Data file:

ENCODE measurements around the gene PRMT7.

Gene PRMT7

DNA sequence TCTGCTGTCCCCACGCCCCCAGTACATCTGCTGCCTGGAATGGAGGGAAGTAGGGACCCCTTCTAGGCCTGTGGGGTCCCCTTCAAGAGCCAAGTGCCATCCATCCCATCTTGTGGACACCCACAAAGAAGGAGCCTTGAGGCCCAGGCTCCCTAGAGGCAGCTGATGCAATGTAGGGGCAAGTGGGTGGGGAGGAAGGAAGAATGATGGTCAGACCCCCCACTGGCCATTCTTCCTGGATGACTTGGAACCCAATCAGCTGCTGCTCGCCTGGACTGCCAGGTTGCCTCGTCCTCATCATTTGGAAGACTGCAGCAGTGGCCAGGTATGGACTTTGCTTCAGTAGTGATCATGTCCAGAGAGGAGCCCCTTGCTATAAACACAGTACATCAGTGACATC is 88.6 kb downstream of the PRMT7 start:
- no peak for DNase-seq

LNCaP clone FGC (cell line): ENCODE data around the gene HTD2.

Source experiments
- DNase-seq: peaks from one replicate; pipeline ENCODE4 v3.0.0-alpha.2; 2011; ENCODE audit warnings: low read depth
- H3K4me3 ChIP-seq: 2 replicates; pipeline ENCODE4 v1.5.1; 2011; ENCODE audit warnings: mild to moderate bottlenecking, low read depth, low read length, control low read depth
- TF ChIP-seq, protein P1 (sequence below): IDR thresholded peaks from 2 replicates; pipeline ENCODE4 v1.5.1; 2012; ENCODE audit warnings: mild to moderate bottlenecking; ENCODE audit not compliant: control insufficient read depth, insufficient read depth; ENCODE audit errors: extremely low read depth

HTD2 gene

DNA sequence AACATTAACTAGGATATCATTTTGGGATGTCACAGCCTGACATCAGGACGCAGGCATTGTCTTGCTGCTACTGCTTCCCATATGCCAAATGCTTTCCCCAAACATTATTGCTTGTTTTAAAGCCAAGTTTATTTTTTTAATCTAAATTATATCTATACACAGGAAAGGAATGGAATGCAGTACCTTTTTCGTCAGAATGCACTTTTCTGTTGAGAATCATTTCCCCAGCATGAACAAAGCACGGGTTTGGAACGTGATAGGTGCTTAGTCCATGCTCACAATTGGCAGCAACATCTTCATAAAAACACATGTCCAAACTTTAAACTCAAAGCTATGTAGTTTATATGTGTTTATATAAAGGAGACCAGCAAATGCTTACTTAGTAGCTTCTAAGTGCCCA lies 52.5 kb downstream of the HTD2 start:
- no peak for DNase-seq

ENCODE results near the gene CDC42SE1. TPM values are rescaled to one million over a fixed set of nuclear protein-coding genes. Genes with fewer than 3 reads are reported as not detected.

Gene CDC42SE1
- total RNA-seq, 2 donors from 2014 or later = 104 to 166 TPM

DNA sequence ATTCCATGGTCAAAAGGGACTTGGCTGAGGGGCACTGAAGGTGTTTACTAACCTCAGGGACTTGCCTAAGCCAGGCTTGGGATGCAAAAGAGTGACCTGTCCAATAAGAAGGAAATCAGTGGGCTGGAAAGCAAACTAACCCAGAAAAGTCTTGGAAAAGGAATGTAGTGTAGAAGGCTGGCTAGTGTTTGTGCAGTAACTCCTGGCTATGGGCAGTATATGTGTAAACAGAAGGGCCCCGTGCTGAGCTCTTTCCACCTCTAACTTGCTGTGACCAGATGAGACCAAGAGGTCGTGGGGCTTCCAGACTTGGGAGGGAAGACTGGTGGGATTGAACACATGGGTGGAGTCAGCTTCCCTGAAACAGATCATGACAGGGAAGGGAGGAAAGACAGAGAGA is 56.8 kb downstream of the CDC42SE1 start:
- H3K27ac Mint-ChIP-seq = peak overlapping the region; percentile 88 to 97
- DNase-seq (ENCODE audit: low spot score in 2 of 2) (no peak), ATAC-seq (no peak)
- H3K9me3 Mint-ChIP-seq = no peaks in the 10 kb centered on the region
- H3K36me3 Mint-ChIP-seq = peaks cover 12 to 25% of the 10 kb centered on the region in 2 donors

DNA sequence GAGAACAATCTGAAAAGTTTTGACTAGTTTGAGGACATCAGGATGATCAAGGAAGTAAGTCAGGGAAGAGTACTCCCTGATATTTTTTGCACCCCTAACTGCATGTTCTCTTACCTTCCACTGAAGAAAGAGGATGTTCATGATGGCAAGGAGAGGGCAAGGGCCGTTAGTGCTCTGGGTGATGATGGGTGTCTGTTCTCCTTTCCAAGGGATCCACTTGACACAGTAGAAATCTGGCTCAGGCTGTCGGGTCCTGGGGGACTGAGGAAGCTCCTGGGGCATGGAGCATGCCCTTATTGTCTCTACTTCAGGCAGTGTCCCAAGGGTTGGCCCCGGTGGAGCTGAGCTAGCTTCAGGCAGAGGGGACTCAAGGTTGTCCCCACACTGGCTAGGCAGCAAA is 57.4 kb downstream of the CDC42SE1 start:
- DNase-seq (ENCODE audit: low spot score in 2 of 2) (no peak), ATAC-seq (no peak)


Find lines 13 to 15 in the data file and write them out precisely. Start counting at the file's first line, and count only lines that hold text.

ENCODE results near the gene CDC42SE1. TPM values are rescaled to one million over a fixed set of nuclear protein-coding genes. Genes with fewer than 3 reads are reported as not detected.

Gene CDC42SE1
- total RNA-seq, 2 donors from 2014 or later = 104 to 166 TPM